15. Great post as usual! My house is anything but granny (even though I am a granny), but I must admit I do have some dirty little secrets! I’ve had to get custom glass for my night tables after spilling nail polish remover on the top. Where else are you supposed to remove nail polish if not in bed? And, although I hate to admit this, I’ve had to put some clear plastic covers on my velvet DR chairs because my 3 cats love velvet, and I’ll be damned if every time I need to use them (which is very often because my kids live within 2 km. of me) I have to remove all that hair. The cats do not like plastic, so we’re good to go when need be! There…I’ve said it! I’ve been found out! But in my mind, it’s all out of necessity!

  16. Excellent post Laurel. As a baby boomer (like Donna below) I too have lived through it all though the closest I think I’ve come to using a doily is a decorative table runner on my DRm table and/or framing three of them that my Great Grandmother had done and displaying them in a hallway. As for vertical blinds they never appealed to me as felt they were more for an office or industrial space. With respect to the ruffled bedspreads, as a hobby sewer they were probably my first attempt at sewing interior decor as made four of them (in chintz) as Xmas gifts for my three sisters whom I shared a bedroom with. Recall that one of the toss cushions was even round and hand-smocked … lol! (Back then; many stores carried high-end chintz and velvet so both were easily accessible and reasonably priced unlike that of today.) All said; before closing may I ask what is your take on using polyester-blend, tailored sheers? Personally I still love them but am wondering if they are also considered outdated/granny. (Thank you!)

    1. Hi Brenda,

      I’ve done sheers maybe a half-dozen times and I always did 100% linen sheers. Really pretty! But some of the poly sheers these days aren’t too bad– especially if they are a blend with linen or cotton.

  17. I think my grandmother was the first person I knew to point out ersatz furniture. That furniture from the “Roseanne” set used to be passed off as “country” style furniture in the 1970s/1980s.

    My grandmother once remarked that she had grown up in the Virginia countryside, and nothing like that furniture had ever existed there. Their furniture had fine delicate lines.

  18. “All that’s missing are Granny’s eye glasses and her copy of Reader’s Digest.”

    I chuckled through the whole post but I almost spit coffee all over my desk when I got to this one.

    Thanks for a laugh this morning Laurel!

  19. There is something very cool you can do with doilies! Some people are attaching several doilies together and creating table runners with them. It shows off the artistry in a way that is more current. Sometimes it looks like a bunch of snowflakes all together.

  20. Thanks for a very humorous yet educational post. I am guilty of having glass on a desk and file cabinet in my home office. What are your thoughts about that?

    1. Oh Wendy. Honestly, for as judgmental and opinionated as I appear to be, I’m really far more interested in people than I am in what they have in their homes. xoxo

  21. Hi Laurel,

    I’m a big fan of your blog!

    I plead guilty. I have had lace curtains and vertical blinds. But that was before I knew any better.

    You forgot floral sofas. Mine is in the living room. I’m too cheap to get rid of it or have it reupholstered so it stays. But I don’t hate it.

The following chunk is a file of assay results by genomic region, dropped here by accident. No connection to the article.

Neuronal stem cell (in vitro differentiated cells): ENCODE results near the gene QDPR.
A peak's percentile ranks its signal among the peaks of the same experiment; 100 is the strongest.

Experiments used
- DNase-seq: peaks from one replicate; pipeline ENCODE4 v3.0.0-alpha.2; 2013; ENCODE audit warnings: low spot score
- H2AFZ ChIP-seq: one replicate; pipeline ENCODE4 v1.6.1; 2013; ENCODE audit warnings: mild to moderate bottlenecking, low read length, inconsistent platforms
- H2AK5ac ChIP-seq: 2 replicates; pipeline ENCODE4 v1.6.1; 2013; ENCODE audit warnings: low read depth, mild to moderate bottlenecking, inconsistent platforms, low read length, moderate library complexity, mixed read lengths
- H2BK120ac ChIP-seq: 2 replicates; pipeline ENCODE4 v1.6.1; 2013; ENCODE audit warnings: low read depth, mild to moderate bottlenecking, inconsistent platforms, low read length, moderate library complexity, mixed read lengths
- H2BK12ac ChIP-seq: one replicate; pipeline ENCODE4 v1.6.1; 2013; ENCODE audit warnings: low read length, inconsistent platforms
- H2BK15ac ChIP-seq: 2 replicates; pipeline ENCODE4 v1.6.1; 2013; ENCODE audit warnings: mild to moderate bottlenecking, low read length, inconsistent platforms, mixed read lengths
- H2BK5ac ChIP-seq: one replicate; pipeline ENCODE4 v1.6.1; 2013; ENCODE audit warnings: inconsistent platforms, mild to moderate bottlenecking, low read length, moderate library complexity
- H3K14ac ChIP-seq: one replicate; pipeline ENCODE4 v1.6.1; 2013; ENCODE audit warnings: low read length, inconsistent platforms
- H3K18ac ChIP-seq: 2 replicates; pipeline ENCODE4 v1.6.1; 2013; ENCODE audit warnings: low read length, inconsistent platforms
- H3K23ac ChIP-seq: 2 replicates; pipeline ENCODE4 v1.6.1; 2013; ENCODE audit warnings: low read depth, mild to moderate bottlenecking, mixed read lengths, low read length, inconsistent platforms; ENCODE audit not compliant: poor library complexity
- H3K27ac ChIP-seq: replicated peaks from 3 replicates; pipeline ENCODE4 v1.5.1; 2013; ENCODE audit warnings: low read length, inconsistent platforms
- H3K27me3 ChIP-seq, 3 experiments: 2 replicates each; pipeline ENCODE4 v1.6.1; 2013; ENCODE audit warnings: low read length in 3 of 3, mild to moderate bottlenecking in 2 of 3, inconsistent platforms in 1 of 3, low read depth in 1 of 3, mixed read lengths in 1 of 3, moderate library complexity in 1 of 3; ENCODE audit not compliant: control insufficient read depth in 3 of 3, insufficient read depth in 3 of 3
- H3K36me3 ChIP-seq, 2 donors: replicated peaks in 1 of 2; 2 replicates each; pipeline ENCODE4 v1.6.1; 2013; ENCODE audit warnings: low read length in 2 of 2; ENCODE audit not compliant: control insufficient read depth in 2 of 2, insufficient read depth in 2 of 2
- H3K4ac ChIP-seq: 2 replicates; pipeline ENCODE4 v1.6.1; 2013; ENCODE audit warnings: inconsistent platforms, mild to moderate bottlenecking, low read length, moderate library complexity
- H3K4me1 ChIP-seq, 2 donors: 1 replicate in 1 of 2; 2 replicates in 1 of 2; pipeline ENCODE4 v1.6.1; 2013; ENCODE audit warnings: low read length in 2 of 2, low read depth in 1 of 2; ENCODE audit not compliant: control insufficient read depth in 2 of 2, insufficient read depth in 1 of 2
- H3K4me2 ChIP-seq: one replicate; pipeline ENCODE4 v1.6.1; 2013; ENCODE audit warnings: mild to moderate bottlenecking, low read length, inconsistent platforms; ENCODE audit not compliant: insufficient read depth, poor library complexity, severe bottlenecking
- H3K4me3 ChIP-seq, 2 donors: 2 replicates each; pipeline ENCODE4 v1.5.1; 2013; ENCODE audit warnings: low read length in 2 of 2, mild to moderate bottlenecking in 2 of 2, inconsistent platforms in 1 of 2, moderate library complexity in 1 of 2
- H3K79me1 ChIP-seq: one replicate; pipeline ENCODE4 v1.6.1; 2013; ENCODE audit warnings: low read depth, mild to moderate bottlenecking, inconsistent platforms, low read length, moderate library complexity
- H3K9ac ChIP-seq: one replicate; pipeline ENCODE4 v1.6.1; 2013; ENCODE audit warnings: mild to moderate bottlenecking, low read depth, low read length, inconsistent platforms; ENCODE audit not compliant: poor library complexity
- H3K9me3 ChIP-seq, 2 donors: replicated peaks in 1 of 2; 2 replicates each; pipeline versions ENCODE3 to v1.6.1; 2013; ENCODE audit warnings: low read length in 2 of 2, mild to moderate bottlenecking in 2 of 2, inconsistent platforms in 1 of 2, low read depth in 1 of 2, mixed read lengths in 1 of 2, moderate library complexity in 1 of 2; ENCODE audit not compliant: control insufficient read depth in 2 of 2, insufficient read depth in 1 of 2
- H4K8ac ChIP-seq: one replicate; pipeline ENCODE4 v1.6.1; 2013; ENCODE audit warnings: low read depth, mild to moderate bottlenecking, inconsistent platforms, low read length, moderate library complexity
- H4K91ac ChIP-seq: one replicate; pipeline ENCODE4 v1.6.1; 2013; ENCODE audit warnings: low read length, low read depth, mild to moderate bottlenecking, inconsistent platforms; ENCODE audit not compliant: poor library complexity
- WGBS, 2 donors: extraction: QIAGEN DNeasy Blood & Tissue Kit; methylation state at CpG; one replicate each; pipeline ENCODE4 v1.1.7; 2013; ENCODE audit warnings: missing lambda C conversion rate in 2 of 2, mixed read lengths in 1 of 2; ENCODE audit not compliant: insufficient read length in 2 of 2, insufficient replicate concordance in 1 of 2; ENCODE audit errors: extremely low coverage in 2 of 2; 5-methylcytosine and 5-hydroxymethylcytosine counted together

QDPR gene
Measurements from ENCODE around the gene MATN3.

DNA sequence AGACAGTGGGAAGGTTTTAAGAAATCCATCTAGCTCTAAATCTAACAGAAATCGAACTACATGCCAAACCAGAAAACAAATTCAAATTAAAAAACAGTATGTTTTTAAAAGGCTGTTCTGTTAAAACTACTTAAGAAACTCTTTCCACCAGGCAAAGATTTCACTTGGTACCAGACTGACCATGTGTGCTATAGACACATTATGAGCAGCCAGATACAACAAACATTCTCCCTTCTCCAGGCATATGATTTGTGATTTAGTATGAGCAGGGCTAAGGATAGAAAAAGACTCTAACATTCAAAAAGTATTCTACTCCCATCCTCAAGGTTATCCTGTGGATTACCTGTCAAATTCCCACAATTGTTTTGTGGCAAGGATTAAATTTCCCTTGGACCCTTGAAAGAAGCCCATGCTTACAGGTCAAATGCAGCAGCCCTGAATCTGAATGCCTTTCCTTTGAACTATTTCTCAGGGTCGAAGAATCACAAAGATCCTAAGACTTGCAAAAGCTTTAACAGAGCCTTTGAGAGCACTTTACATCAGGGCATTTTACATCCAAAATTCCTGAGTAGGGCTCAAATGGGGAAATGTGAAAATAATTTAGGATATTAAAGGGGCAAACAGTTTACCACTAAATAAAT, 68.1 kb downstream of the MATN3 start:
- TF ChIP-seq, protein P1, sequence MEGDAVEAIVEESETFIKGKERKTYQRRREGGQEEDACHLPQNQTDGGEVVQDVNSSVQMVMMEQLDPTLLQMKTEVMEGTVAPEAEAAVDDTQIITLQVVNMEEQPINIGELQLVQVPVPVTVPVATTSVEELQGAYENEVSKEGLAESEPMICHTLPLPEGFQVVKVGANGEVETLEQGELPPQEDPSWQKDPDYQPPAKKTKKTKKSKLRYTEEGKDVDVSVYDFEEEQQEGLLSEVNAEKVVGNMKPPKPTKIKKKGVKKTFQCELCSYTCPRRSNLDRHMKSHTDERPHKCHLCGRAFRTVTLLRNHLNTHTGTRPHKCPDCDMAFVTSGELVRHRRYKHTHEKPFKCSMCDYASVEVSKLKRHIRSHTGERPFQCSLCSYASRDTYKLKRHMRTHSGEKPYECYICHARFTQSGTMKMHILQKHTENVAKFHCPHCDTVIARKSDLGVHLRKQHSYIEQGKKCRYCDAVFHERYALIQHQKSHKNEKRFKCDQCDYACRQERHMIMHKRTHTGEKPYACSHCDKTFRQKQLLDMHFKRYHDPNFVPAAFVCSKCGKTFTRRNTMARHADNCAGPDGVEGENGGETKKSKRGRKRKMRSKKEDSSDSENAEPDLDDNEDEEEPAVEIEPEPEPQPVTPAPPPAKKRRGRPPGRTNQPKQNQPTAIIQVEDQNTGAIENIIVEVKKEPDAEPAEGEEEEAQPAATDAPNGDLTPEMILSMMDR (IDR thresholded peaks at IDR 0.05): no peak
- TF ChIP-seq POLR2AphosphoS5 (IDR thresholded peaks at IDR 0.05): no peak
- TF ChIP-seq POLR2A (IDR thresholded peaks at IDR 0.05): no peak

I had a lamp in that same room that had been my Mom’s. It was a ceramic lamp of a peasant girl. The colors went with everything in the room. But, that, with the sofa, “dated” the room. But, it was my Mom’s lamp. I did replace the lamp with a more up to date one, but I felt bad.

    I mean, she treasured that lamp. What do you do?

  22. Just when I thought I couldn’t love you more, you wrote such a wonderful start up to this story! You do such an amazing job of being inclusive AND relatable!

  23. I read this late, late last night and crept into my living room to look for Granny touches. Found just a few to fix.

    Someone dear to me makes doilies, but I’ve been dodging their offers. I just… cannot.

    Regarding faux greenery/flowers: when are they Granny and when are they good?

    Thanks so much for the post; it is triggering Midwestern memories. And I knew many who decorated well with little money – just takes an eye for design and an independent spirit!!

  24. Of course, I agree with 99% of your post. Being a baby boomer I’ve lived through it all. I still have a few of these things that are too difficult or expensive to change. I hate to give up my Scottish cream cotton curtains in a bedroom and the crocheted afghans my husband’s grandma made. Some things are beyond style and even taste. But a curse on the company that sold vertical blinds to my mom.

    1. Hi Donna,

      Sentimental value trumps EVERYTHING– no matter what! I really believe that. “A home is about the people that live in it, not about the things that live in the home.”

  25. Hi Laurel,
    I’m a recent convert to your blog (and paint guides, thanks very much for those!). I so look forward to Sunday morning when your blog arrives. What I particularly like is that you take the time to put so many links in to your previous ones – I always end up with about 12 tabs open to peruse during the week, and I learn so much (this week: why two of my lamps look so dorky; window treatments; roman shades; 21 decorating mistakes, etc., etc.,etc.).

  26. Thank you so much Laurel for this post. I was literally shaking on the sofa laughing so hard at the “granny decor” photos and your witty comments. My husband looked at me from across the room like I was losing it. My abs hurt in a good way. 🤣 Have not laughed this hard in a long time. By the way I love the image of the china cabinet painted on the inside. Brilliant idea!